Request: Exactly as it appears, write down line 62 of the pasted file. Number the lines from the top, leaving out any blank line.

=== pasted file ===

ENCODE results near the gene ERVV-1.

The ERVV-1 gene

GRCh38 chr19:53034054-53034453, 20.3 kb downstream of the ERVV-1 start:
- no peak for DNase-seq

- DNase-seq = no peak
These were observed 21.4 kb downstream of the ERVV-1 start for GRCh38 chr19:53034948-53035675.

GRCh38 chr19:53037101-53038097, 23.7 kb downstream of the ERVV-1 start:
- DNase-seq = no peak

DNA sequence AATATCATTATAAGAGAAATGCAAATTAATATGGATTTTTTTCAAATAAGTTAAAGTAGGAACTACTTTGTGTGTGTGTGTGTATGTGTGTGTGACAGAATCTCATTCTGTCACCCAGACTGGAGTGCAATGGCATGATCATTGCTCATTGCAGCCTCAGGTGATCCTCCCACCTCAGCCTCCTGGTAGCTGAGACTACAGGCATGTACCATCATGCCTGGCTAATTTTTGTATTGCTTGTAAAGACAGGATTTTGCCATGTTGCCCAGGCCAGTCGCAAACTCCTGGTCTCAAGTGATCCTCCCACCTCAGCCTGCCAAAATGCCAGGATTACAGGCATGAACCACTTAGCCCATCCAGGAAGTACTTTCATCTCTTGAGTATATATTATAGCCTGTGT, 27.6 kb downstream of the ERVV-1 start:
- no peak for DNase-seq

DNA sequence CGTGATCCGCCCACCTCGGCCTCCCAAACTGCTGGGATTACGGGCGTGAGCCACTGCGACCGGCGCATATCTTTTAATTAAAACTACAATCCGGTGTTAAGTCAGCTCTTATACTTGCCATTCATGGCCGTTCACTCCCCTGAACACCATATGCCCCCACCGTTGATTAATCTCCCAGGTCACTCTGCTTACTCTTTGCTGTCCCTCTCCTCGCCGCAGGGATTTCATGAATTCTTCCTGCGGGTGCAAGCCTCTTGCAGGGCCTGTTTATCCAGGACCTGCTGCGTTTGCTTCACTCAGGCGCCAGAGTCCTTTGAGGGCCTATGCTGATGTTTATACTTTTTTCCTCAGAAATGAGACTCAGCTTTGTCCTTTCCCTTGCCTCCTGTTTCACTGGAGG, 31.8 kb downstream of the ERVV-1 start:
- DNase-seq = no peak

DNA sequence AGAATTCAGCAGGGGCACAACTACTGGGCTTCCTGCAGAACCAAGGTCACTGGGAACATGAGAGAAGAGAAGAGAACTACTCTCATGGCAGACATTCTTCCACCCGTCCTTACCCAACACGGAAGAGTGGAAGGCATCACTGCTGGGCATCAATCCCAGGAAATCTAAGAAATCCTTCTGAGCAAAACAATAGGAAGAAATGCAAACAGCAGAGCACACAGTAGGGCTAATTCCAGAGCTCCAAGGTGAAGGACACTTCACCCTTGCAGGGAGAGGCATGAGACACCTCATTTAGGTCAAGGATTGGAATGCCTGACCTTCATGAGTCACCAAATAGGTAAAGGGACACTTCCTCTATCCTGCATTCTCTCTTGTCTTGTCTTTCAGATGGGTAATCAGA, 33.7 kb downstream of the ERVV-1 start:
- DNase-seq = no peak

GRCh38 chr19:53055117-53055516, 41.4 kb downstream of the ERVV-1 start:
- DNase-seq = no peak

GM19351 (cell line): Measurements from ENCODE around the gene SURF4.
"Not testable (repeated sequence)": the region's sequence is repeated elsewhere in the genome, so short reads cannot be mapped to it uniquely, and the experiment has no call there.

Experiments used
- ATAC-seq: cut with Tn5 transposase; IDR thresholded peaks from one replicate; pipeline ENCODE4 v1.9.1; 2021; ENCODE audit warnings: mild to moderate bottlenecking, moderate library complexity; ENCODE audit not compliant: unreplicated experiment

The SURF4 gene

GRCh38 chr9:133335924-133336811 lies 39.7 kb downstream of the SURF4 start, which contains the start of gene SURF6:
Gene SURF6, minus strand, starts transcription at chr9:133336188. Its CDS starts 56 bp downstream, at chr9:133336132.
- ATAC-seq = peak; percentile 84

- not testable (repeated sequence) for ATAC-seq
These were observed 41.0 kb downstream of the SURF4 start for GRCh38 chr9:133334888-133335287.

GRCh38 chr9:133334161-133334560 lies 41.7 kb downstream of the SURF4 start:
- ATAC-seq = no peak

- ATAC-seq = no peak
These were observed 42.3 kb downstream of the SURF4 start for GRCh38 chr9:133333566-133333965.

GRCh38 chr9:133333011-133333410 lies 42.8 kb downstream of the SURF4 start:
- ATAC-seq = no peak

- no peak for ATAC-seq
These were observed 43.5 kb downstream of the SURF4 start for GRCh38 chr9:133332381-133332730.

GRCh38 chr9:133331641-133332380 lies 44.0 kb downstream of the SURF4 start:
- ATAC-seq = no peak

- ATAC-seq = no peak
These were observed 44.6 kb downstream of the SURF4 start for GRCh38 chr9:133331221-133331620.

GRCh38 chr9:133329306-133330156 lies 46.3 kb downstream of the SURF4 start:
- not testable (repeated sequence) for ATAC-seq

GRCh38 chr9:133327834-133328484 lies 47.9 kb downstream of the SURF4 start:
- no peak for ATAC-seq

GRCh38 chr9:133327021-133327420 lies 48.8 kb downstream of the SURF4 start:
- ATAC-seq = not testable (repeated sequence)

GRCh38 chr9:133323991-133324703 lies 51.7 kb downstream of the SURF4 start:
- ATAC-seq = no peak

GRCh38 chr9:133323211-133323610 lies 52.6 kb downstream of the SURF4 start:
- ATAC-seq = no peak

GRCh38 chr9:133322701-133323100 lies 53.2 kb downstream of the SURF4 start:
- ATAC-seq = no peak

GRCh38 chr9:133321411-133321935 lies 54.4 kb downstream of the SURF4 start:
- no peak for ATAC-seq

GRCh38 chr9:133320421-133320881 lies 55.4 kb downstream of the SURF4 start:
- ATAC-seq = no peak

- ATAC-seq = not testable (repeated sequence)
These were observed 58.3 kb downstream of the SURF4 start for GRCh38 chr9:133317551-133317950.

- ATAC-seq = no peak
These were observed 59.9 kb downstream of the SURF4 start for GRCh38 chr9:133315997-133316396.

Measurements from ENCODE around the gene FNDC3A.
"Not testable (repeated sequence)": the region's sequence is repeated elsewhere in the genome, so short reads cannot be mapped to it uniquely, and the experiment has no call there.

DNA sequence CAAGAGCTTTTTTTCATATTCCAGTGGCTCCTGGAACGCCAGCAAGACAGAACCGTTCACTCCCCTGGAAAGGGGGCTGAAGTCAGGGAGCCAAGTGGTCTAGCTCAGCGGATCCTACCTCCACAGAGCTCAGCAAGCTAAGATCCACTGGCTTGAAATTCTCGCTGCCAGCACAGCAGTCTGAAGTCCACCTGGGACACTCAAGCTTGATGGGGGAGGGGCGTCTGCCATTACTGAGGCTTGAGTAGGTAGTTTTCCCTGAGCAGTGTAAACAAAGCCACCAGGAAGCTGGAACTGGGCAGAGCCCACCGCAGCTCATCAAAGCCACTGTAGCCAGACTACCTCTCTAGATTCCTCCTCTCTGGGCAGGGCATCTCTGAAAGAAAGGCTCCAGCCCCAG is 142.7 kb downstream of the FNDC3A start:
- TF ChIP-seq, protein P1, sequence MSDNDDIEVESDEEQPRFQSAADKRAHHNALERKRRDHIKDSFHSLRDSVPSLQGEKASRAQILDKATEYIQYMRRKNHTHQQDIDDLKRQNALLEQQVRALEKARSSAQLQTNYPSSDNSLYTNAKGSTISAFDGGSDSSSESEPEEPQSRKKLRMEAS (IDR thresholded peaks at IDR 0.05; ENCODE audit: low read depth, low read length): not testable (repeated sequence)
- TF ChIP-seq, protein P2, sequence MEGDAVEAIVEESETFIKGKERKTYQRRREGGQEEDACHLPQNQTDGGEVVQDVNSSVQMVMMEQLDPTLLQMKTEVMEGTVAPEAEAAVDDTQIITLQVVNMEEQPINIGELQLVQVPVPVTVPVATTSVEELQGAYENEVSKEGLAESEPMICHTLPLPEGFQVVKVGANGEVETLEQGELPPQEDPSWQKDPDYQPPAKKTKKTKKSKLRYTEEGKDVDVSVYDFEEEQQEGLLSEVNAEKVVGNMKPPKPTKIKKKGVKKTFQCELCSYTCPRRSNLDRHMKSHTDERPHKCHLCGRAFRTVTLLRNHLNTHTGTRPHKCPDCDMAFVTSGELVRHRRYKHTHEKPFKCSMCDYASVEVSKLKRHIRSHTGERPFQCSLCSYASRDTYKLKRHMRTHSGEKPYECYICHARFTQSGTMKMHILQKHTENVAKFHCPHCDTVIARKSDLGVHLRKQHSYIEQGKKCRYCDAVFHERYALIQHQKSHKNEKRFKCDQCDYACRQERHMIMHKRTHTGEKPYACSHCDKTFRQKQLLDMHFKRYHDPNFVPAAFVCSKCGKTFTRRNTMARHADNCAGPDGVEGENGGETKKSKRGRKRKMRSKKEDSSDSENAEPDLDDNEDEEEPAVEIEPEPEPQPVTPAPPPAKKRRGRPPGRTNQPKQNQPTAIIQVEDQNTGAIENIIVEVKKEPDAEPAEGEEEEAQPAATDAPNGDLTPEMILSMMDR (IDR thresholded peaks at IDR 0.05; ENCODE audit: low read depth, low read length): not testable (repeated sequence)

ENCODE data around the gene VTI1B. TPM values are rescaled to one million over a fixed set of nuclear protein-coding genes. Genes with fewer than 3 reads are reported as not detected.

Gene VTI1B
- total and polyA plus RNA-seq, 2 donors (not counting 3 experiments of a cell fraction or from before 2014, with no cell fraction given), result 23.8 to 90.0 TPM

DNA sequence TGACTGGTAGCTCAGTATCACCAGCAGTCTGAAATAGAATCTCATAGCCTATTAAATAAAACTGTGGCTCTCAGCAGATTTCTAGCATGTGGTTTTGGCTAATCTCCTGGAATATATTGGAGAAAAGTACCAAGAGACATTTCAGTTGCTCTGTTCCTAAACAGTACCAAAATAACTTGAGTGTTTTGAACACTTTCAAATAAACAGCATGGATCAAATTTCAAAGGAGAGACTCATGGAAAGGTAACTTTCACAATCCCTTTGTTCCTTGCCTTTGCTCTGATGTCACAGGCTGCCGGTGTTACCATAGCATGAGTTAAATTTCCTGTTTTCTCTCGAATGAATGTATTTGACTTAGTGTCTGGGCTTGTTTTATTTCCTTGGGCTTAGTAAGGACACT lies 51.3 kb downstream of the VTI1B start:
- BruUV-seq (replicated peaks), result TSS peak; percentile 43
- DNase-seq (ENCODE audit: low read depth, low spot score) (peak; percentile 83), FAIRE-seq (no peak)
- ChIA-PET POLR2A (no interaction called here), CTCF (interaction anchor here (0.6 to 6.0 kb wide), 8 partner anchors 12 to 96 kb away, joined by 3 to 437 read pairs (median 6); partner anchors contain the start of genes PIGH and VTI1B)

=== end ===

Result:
- TF ChIP-seq, protein P1, sequence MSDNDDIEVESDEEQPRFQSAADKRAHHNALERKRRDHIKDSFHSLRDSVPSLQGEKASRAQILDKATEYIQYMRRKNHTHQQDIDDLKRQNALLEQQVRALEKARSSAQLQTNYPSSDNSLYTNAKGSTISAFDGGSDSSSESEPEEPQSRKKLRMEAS (IDR thresholded peaks at IDR 0.05; ENCODE audit: low read depth, low read length): not testable (repeated sequence)